Modifying Data in Partitioned Views
If a partitioned view is not updatable, it can serve only as a read-only copy of the original table. An updatable partitioned view can exhibit all the capabilities of the original table.
A view is considered an updatable partitioned view when the view is a set of SELECT statements whose individual result sets are combined into one using the UNION ALL statement. Each SELECT statement references one SQL Server base table. The table can be either a local table or a linked table referenced by using a four-part name, the OPENROWSET function, or the OPENDATASOURCE function (you cannot use an OPENDATASOURCE or OPENROWSET function that specifies a pass-through query).
Additionally, data modification statements referencing the view must follow the rules defined for INSERT, UPDATE and DELETE statements.
Bulk importing into a partitioned view is not supported by the bcp command, or the BULK INSERT statement, or the INSERT ... SELECT * FROM OPENROWSET(BULK...) statement. However, you can insert multiple rows into a partitioned view by using an INSERT statement.
If the partitioned view is distributed across servers, avoid using triggers or cascading actions on the base tables. A trigger or cascading action could make changes to the underlying data that may affect the view definition.
Distributed partitioned views can only be updated if the user has CONTROL, ALTER, TAKE OWNERSHIP, or VIEW DEFINITION permission on each table underlying the view. For more information, see Troubleshooting Metadata Visibility of Distributed Partitioned Views.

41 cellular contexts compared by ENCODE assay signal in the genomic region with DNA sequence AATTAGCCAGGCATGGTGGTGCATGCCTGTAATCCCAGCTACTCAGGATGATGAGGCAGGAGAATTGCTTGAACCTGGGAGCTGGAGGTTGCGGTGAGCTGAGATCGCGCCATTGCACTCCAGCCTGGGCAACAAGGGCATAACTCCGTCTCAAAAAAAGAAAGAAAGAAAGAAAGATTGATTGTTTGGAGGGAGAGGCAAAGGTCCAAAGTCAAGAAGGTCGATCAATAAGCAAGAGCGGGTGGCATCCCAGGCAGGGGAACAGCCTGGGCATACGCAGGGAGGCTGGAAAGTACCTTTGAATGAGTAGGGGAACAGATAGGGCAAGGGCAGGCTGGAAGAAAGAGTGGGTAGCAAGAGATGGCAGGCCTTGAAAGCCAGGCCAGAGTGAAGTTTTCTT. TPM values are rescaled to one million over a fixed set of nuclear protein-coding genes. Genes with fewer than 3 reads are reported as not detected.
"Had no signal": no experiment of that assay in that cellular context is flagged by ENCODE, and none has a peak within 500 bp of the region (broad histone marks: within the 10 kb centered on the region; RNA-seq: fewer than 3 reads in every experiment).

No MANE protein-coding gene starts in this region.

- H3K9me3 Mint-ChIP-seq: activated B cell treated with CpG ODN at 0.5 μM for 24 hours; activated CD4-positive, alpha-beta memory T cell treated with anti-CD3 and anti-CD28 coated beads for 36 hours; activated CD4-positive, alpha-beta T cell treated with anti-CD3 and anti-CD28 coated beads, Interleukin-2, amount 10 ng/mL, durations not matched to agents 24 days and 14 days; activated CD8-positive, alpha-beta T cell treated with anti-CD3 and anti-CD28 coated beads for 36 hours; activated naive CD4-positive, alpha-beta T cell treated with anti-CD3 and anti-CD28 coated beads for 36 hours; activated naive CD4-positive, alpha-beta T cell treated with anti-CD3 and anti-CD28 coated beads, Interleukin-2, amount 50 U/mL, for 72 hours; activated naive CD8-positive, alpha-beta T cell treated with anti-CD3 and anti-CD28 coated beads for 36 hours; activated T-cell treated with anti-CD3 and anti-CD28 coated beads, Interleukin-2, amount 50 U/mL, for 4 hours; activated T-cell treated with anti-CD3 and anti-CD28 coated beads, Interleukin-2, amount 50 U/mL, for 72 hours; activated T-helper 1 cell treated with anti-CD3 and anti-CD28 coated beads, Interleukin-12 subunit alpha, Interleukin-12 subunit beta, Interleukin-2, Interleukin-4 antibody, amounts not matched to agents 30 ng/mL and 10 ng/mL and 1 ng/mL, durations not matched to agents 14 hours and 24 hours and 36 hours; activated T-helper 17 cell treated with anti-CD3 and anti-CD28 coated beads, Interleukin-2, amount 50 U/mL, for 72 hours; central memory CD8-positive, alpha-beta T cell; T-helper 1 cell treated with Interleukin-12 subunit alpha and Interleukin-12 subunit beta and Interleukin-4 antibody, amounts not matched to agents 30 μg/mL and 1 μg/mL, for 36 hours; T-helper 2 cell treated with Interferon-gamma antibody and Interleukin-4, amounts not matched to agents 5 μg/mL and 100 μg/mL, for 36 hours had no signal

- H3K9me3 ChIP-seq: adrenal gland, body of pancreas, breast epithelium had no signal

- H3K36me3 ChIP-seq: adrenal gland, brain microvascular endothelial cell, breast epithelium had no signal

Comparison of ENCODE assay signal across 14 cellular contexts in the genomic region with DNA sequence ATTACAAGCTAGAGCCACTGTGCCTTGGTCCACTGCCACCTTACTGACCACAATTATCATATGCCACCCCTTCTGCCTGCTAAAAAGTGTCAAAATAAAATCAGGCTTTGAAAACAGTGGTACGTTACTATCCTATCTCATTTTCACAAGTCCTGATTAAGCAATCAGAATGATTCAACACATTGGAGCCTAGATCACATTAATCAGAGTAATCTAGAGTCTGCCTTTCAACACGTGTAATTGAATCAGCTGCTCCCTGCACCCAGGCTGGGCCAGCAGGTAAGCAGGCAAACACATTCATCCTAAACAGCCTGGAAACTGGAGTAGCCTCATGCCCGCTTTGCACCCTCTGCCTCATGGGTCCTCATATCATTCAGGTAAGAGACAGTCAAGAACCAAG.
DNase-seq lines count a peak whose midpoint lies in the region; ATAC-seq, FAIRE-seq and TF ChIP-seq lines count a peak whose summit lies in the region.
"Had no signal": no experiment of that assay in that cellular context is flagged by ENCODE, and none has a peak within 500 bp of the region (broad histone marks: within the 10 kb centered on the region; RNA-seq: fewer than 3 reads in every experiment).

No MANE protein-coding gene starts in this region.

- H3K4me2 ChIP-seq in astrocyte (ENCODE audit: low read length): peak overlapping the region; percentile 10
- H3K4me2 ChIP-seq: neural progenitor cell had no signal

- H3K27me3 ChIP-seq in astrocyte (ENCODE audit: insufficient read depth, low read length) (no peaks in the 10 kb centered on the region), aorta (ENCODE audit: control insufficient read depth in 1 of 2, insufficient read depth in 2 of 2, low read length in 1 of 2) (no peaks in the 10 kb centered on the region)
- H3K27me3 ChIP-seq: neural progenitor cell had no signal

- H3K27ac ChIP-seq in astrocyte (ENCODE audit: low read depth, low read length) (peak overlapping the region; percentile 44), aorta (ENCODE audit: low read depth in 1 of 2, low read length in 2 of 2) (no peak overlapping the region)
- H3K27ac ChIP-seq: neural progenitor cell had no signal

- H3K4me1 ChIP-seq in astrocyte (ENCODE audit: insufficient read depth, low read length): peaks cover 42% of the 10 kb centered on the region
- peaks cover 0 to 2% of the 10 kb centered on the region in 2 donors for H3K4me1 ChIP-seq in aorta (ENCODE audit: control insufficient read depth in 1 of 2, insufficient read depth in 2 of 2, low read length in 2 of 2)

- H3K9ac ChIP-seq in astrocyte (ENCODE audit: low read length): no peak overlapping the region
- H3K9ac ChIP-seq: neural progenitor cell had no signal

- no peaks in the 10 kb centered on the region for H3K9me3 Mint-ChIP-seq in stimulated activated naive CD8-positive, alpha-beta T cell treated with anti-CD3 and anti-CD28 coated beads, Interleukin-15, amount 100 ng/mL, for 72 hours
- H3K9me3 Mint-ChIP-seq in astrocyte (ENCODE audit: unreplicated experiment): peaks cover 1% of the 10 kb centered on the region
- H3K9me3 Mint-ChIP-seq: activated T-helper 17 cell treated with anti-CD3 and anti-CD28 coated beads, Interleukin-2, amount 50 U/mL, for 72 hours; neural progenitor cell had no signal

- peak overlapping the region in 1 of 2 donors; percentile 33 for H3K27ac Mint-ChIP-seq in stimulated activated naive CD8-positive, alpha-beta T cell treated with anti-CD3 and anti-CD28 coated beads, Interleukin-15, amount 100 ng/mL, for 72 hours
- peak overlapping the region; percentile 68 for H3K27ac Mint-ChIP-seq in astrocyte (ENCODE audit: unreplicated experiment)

You can modify data through a distributed partitioned view only if you install SQL Server 2008 Enterprise or SQL Server 2008 Developer. However, you can modify data through a local partitioned view on any edition of SQL Server 2008.
INSERT statements add data to the member tables through the partitioned view. The INSERT statements must follow to these rules:
All columns must be included in the INSERT statement even if the column can be NULL in the base table or has a DEFAULT constraint defined in the base table.
The DEFAULT keyword cannot be specified in the VALUES clause of the INSERT statement.
INSERT statements must supply a value that satisfies the logic of the CHECK constraint defined on the partitioning column for one of the member tables.
INSERT statements are not allowed if a member table contains a column with an identity property.
INSERT statements are not allowed if a member table contains a timestamp column.
INSERT statements are not allowed if there is a self-join with the same view or any one of the member tables.
UPDATE statements modify data in one or more of the member tables through the partitioned view. The UPDATE statements must follow to these rules:
UPDATE statements cannot specify the DEFAULT keyword as a value in the SET clause even if the column has a DEFAULT value defined in the corresponding member table
The value of a column with an identity property cannot be changed: however, the other columns can be updated.
The value of a PRIMARY KEY cannot be changed if the column contains text, image, or ntext data.
Updates are not allowed if a base table contains a timestamp column.
Updates are not allowed if there is a self-join with the same view or any one of the member tables.
DELETE statements remove data in one or more of the member tables through the partitioned view. DELETE statements are not allowed when there is a self-join with the same view or any one of the member tables.